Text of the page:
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Renaissance Institute teachers know their history

As teachers at the Renaissance Institute, retirees Sidney Leibovitz and Gregory Halpin fascinate their adult students with history courses ranging from the Chinese Revolution to French Connections.

Their own histories are fascinating, too.

Leibovitz's love of history dates to his service in the Army's 99th Infantry Division, where he fought in the Battle of the Bulge. Halpin is also a former longtime director of what is now the Maryland Port Administration — and he's was a radio newscaster in the late 1940s, when television was in its infancy.

Halpin, who joined the institute in 1990, and Leibovitz, a member since 1993, are sharing their knowledge and life experiences in the College of Notre Dame of Maryland's adult learning program for people age 50 and older.

"I enjoy exploring different things that I've heard about or intended to learn about," Leibovitz said.

"There are very unique members who teach the courses that are usually faculty-taught." Halpin said. "We turn things around a bit."

Leibovitz: A lasting impression

Speaking over the downpour of rain on Aug. 14 at his Guilford home, Leibovitz, 87, who has taught more than 40 classes at the institute, sifted through documents and awards that illustrated not only his long life, but why he has become one of the Institute's favorite teachers and students, described by institute vice president Bob Fanto as "absolutely loved."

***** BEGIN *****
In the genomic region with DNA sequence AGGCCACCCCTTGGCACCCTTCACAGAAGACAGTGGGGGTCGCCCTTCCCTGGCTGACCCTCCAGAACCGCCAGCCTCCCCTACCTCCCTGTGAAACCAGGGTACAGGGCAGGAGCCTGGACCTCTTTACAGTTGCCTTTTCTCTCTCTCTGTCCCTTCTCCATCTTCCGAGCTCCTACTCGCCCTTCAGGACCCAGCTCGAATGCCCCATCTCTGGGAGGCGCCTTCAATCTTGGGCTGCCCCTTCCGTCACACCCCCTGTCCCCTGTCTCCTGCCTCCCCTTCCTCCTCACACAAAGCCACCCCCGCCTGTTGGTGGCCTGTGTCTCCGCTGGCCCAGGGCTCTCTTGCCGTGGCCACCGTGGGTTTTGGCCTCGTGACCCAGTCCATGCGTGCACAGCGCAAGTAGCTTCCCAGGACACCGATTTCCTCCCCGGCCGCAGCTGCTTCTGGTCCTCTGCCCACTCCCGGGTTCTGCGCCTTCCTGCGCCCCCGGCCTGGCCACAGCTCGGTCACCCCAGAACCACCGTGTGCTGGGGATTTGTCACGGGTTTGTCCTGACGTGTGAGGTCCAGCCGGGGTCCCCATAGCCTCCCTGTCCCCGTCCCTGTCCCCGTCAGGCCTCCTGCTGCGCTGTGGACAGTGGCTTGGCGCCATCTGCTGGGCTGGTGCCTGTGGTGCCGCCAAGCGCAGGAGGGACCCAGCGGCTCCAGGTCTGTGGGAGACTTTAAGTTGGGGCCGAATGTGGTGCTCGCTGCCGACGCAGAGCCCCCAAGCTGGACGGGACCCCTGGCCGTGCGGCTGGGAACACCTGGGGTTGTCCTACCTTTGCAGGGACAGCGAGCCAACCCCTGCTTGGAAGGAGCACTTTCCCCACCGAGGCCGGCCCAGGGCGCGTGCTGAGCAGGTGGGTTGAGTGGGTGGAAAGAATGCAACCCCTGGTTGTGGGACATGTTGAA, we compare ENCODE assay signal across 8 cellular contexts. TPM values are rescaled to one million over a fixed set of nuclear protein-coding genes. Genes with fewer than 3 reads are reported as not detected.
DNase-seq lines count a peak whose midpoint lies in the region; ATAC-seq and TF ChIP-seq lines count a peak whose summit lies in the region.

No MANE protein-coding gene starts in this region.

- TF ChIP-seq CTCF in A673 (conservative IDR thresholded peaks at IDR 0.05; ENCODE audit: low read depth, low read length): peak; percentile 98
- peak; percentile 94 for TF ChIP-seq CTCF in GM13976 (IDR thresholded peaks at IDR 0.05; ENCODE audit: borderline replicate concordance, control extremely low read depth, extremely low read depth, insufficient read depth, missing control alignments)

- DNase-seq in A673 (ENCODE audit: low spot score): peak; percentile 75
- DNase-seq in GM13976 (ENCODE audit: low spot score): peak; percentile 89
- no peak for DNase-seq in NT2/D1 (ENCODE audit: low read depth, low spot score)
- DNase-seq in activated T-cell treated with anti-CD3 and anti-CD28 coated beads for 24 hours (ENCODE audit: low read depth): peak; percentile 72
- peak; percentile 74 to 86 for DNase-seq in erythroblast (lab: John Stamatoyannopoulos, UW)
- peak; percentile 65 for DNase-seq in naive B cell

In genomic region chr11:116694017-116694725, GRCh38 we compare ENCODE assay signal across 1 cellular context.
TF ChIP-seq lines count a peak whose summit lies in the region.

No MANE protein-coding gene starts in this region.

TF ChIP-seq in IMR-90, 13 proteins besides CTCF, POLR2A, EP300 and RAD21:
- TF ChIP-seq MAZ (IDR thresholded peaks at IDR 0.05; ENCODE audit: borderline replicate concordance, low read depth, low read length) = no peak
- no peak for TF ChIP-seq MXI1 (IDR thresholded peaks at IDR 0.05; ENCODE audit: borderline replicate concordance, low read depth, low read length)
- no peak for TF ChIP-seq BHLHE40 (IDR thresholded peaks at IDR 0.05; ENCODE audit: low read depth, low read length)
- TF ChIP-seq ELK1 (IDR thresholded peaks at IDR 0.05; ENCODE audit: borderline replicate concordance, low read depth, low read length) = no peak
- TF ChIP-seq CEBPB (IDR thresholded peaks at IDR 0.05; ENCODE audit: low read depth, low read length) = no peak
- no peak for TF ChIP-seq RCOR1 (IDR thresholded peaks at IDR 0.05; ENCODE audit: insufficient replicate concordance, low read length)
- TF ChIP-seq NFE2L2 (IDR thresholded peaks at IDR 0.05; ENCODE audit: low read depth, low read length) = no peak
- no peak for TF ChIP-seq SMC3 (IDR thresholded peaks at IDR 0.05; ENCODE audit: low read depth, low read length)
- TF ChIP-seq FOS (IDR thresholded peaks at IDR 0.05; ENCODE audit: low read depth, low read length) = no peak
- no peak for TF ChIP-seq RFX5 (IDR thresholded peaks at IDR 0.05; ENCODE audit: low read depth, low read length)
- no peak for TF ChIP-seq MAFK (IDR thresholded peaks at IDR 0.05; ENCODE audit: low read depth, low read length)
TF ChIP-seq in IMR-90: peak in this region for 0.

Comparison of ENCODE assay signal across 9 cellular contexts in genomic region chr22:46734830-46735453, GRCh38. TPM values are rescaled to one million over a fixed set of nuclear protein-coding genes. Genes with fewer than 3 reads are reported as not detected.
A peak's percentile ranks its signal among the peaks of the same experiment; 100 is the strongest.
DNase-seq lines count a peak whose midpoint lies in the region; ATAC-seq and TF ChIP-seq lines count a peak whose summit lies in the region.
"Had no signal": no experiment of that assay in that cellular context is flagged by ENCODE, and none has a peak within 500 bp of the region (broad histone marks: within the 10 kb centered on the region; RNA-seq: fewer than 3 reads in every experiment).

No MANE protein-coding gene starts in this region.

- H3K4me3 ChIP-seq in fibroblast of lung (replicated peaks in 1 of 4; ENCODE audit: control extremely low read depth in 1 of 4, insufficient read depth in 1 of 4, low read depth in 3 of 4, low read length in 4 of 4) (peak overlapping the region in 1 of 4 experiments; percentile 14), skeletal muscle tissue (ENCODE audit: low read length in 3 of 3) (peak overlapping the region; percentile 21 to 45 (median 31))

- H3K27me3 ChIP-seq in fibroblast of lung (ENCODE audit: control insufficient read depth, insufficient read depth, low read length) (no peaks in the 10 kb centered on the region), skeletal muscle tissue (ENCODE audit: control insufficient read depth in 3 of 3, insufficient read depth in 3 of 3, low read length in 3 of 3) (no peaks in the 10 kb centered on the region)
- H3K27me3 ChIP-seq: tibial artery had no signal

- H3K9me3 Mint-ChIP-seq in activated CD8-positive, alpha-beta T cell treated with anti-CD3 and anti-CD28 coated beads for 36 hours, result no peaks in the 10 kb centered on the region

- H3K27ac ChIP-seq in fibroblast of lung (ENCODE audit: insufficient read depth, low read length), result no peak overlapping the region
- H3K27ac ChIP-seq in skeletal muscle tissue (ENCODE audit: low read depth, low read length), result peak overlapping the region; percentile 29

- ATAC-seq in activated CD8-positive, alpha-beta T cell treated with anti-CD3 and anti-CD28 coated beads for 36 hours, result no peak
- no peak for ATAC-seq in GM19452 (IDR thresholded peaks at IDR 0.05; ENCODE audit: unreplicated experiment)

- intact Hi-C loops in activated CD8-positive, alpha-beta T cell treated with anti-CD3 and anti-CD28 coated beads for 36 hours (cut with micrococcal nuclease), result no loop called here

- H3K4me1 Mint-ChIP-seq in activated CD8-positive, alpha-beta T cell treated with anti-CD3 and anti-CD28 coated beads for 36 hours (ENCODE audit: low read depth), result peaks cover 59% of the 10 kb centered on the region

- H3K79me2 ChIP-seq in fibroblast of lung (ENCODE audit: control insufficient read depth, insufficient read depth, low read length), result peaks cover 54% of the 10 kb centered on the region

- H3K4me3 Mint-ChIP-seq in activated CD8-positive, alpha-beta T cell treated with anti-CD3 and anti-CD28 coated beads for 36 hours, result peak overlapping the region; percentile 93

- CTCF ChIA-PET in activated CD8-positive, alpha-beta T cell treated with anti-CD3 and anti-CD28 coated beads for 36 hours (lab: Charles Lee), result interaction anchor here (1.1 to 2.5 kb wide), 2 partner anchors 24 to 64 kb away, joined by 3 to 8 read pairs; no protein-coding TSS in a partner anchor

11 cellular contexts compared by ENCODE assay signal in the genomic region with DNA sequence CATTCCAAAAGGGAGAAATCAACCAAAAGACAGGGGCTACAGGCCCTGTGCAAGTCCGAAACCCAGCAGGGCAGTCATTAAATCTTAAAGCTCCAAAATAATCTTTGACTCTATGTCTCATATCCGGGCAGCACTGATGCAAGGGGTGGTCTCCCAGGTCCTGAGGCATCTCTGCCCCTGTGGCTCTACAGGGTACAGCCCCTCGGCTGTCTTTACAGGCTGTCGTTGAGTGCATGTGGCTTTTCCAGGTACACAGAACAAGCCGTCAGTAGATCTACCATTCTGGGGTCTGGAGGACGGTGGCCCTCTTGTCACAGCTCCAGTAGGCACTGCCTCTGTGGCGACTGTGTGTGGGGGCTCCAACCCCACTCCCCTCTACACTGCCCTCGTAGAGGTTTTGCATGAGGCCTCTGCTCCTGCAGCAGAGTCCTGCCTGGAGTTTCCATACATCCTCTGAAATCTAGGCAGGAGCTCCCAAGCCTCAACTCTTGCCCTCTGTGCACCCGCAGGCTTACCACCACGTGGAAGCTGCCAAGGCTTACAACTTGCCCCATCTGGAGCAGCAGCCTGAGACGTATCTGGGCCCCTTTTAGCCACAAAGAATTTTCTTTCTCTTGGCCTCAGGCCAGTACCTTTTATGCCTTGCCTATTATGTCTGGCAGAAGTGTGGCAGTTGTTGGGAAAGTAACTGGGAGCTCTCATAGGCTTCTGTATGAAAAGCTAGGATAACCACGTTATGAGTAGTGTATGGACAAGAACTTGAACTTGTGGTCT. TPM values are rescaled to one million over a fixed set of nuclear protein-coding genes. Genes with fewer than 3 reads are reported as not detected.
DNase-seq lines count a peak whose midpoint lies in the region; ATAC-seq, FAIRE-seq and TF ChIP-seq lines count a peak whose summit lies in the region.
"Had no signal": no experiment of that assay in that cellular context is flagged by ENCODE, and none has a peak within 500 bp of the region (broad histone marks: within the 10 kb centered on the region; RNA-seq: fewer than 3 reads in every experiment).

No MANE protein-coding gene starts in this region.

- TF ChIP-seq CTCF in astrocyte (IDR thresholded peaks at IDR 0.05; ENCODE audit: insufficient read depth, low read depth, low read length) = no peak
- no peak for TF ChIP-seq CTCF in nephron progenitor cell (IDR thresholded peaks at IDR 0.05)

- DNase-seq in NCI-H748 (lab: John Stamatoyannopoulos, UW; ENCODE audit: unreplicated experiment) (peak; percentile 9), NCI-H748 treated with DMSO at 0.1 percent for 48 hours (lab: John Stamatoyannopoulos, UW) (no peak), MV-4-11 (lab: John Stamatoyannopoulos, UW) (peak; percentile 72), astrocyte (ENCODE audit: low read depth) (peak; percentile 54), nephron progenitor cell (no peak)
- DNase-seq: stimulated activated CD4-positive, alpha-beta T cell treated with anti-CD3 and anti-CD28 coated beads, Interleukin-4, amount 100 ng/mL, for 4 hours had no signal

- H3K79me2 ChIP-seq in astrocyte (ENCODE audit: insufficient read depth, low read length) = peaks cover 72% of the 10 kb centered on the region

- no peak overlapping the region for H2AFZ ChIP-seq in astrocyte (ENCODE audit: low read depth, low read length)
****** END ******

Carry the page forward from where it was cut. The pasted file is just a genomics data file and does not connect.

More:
Leibovitz's interest in history began after his service in the Army's 99th Infantry brought him not only to the front lines of the Battle of the Bulge but also to work at the Nuremberg Trials.

Unable to afford college after high school, the young Leibovitz had gone to work as a civilian airplane radar technician, stationed at an Army air base in Maine.

Later drafted, he served in the 99th Infantry, which participated in three major campaigns and five engagements, conquering more than 30 German divisions and taking more than 72,000 prisoners of war.

The 99th Infantry, comprised of more than 15,000 men, lost 85 percent of its troops in three major battles, including the Battle of the Bulge, he said.

Leibovitz attended college in England during the war, taking classes in basic studies at Shrivenham University.

Discharged in March 1946, he ultimately earned two master's degrees back home, including one in computer systems from George Washington University in 1979.

He worked for the Social Security Administration for 41 years as a claims representative and director of several divisions, and as a historian, until he retired in 1991.

He and his wife, Adrienne, 72, joined the Institute in 1993 as students.

"It was something to do and for (the couple) to keep learning without going back to college," he said, "rather than us laying around the house."

Since then, the two have made a lasting impression.

Sid Leibovitz has taught more than 40 courses, and Adrienne is the committee chairwoman, who makes arrangements for social and academic activities held between the fall and spring semesters. They also take classes.